The Building Back Britain Commission has published its first report setting out the need for a new national housing strategy to deliver the government’s levelling up agenda.

The report argues that the government’s mission to level up Britain will only be successfully completed by putting housing at the heart of those plans and that housing strategy and levelling up must be aligned to get the right homes built in the right places.

The Commission considers that the current housing strategy, including the use of the standard method for assessing local housing need, is based on past growth trends and is not dynamic enough to meet future demands.

For levelling up to work the report suggests that sustainable, high productivity employment is needed in disadvantaged areas alongside suitable housing for large numbers of people moving to take up jobs.

The report presents a five-point plan for ‘Building Back Britain’;

  • a new housing delivery strategy to take account of a ‘levelling up’ model of housing need;
  • tacking skills shortages by creating construction clusters in every part of Great Britain by 2030;
  • setting explicit targets for the delivery of Modern Methods of Construction (MMC) housing – providing 75,000 MMC homes a year by 2030;
  • making all new homes operational net zero from 2030 with the construction industry’s plans to be carbon neutral in construction accelerated;
  • greater tax incentives to encourage investment in carbon zero MMC factories.

The ‘Levelling Up’ Model of Housing Need

The commission recommends that a new approach to housing need should be developed which should targets housing provision towards the 93 local authorities identified as priority areas for levelling up in the Government’s Levelling up Fund prospectus.

The commissions proposed approach aims to level up sub-par employment rates locally towards the 76% national level with the creation of good jobs that in turn will create additional housing need.

The additional people that would need to be employed in the priority areas to level up local employment rates is calculated on two scenarios – scenario 1 100% migration into the local authority area and scenario 2 50% migration and 50% getting local unemployed into work.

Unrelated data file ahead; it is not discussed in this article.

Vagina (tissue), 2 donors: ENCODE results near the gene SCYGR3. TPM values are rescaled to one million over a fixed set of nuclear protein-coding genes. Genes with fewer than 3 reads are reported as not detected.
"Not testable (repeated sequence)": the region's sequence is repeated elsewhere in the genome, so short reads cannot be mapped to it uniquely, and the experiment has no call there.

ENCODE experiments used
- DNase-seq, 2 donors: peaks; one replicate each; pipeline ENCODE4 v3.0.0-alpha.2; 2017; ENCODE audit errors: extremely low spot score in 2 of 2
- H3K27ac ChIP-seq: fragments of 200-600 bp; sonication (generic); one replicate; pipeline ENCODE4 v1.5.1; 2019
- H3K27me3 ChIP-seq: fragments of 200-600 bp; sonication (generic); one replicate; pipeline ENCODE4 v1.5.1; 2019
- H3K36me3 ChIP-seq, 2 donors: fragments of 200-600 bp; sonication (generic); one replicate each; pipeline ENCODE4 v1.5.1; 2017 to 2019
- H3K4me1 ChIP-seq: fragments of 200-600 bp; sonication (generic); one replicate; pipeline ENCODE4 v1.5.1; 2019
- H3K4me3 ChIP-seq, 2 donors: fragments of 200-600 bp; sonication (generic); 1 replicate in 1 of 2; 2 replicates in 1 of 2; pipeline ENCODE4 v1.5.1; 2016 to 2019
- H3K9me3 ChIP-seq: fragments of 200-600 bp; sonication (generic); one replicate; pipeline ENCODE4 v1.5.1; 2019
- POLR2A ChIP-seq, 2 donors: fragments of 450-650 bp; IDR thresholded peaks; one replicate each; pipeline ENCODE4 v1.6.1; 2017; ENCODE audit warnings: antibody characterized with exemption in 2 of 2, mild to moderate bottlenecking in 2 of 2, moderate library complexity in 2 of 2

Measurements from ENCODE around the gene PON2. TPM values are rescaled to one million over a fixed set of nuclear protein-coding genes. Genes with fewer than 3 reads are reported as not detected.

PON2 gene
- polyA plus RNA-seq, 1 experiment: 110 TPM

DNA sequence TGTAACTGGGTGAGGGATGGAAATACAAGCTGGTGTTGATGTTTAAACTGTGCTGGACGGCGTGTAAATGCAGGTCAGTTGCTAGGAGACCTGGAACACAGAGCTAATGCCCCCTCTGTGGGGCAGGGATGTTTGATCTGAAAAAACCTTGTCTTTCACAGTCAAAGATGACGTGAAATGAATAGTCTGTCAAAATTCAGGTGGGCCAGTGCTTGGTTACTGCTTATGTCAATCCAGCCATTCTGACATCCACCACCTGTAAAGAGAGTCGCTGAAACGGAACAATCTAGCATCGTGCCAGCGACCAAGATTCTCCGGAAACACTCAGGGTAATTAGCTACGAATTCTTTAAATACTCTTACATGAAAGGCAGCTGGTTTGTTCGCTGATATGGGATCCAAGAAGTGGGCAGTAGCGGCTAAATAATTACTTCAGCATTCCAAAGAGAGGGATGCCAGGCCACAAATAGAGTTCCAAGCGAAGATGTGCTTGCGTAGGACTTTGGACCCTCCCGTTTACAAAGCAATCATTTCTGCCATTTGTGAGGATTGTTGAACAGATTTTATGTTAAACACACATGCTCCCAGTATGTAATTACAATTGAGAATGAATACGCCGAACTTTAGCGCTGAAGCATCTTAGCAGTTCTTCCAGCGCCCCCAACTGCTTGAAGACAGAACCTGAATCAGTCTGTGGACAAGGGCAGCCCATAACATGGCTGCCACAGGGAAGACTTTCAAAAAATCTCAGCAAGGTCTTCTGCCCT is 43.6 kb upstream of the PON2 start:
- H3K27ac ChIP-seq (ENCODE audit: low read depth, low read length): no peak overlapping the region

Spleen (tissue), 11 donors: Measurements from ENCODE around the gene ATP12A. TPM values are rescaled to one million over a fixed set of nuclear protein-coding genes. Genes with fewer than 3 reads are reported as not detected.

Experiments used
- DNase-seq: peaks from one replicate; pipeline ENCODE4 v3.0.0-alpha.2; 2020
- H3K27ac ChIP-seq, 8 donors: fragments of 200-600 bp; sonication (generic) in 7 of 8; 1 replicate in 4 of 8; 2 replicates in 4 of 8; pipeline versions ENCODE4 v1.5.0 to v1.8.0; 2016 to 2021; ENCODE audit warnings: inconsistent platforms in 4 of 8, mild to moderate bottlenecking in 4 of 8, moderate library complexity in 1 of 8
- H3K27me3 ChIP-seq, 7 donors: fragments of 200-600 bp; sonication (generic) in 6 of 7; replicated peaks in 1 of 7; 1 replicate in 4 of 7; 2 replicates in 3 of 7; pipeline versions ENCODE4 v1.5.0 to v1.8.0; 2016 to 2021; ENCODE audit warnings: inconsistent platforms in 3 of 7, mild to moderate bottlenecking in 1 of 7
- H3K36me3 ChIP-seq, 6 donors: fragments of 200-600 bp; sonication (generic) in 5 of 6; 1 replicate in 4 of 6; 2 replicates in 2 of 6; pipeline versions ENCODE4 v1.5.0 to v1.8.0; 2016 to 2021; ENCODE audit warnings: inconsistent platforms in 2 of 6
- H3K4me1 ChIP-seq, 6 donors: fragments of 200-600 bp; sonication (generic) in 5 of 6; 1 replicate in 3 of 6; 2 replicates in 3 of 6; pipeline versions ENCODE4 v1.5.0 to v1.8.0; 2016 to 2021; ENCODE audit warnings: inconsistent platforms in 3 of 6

To establish the additional housing required, a standardised 0.75 local housing need requirement per additional job created is then applied.

For the 93 local authority areas identified as requiring levelling up, the new approach would result in between 11,855 and 44,631 annual net additions over a 30-year period compared with the standard method, depending on the scenario chosen.

The report indicates that those authorities that have the greatest annual net additions under this new approach would be Birmingham, followed by Manchester, Bradford, Liverpool, County Durham and then Barking and Dagenham.

The 93 local authorities identified as priority areas are generally concentrated in the North-West, North East and Yorkshire and Humber regions but also include local authorities in the East and West Midlands and in the South East.

Building Back Britain Commission Report - Number of 'Priority' Local Authorities

Under scenario 2, which appears the most realistic of the scenarios, the annual additional housing requirement would increase by up to 2,900 homes in the West Midlands, 2,800 in the north-west, 1,800 in the north-east, 1,170 in the East Midlands and 1,088 in Yorkshire and Humber.

The report presents some interesting conclusions and recommendations on the levelling up agenda and the need for a new housing strategy to help deliver the government’s levelling up aspirations.

If new employment opportunities are to be directed towards the priority areas, additional housing will be required to support those growth aspirations.

Whilst the report suggests a positive step forward in housing growth it does not present the whole picture, only providing information on the effect of the suggested revised housing strategy for the 93 local authority priority areas. It remains to be seen what the effect would be on other local authority areas and whether Boris Johnson’s recent statement that the levelling up agenda is a “win win” and not a “jam-spreading operation” and would not be to the detriment of London and the South can be delivered under the suggested new approach. There remain critical housing needs, including issues of affordability across the country and any new approach to a housing strategy will need to make provision for these needs.

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